As a result, GreenTec Capital has created a new model that finances the resources and sets the KPI’s of development for a predefined period. Erick feels the best way to actually grow a startup is to become an integral part of its operations.
“We want to address the execution part of the startup and complete operational achievement.”
“We believe in giving them (startups) resources and expertise that will make their business stronger rather than giving money and checking every 6 months on their development,” adds Erick with emphasis.
“And this is not just a random process, we deliberately pick companies that are solving problems and are scalable. We do have immense belief in digital and agricultural businesses. We have a general taste of the market.”
Towards completion of the preset milestones for startups, GreenTec Capital exchanges the resources (primarily-skilled human resources) for equity.
In the words of Erick, the model has been working successfully so far. They have seen great development with Farmcrowdy and Netwookie which are part of GreenTec’s portfolio. To boost the effectiveness of their model, the GreenTec’s team tries to come in immediately after the founder sets up the startup. The team looks at small equities in the companies and work towards building higher valuations.
At this point, Erick adds;
“We always want the founder to remain in control of his company and continue to grow. To have a great exit you have to ensure that founders are always motivated.”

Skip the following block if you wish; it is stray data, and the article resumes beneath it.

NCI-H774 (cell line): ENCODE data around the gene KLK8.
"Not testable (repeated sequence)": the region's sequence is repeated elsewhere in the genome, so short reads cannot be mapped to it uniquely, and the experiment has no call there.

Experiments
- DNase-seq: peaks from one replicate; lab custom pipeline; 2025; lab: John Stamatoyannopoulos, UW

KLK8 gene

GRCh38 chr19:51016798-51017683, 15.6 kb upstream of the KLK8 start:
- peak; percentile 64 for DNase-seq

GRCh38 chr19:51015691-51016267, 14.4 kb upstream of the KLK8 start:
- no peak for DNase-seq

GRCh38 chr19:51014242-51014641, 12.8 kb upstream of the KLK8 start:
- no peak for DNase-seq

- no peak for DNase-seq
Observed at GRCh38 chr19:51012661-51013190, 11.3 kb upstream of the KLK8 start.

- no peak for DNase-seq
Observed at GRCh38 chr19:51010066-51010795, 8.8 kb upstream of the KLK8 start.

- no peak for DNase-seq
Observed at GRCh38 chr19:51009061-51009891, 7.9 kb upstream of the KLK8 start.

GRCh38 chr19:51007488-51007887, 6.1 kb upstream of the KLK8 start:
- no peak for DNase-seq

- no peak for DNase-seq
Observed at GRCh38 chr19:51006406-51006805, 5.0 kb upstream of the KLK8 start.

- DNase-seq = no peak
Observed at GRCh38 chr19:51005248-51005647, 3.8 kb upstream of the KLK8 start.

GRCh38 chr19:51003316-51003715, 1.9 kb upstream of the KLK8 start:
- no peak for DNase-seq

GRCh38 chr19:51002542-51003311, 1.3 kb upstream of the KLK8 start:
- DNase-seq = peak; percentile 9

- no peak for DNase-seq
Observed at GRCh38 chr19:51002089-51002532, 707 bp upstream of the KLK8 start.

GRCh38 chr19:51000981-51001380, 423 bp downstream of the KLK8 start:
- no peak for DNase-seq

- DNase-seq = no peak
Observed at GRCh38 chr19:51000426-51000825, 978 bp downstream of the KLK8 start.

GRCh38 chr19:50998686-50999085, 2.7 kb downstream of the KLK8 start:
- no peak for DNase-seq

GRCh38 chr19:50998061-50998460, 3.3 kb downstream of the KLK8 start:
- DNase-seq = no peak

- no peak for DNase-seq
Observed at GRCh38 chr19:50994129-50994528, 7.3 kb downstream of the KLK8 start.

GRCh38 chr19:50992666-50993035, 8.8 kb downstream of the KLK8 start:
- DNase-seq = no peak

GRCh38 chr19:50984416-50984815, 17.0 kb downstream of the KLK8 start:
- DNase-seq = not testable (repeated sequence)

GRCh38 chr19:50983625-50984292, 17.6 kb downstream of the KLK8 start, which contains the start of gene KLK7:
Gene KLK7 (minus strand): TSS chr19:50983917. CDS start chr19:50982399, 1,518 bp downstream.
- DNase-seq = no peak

The venture builder explains that the resources can be used for multiple startups, hence their risk is spread well. In the process of involving the GTC team in the operations, they don’t necessarily demand board seats in startups, instead, they gain insights on the business. The modus operandi is to work like an internal consultant helping the startup to grow while gaining insider information on every aspect of the startup.
“Entrepreneurship is a long game; it’s not like a year’s job. GTC has become a reference checkpoint for investors to have a 360-degree view of a startup,” adds Erick.
GreenTec Capital Partners started with two individuals and today; they are a strong team of 14. They have offices in three countries while being present in ten countries in terms of investment. The GTC team claims to have invested USD 1 Mn worth of resources till date. Yong adds,
“We ensure that we pump in enough value in a company so that it reaches a stage where a classic VC wants to put his money.”
So far, the firm has invested in 25 companies out of which 17 of those are still part of their portfolio. Out of these 17 startups, 8 companies have met their KPIs and have raised external capital.
The GreenTec team believes that they have cracked the investment model where equity can be converted into cash to handle the liquidity issues. This year, the agendas earmarked by the venture-building team is to develop local partners who can further their mission and launch their fund.
The GTC team is now focussed on building their Mauritius-based fund which could range from USD 50 Mn to USD 85 Mn. They are in the process of closing their first tranche of the fund and should be in a position to offer a full package to the startups in their portfolio.
Another highlight for the team would be to identify startups aligned with solving the national problems of their respective countries. Partnering with such startups will allow the GreenTec team to contribute to the national priorities and be able to measure their contribution to each country.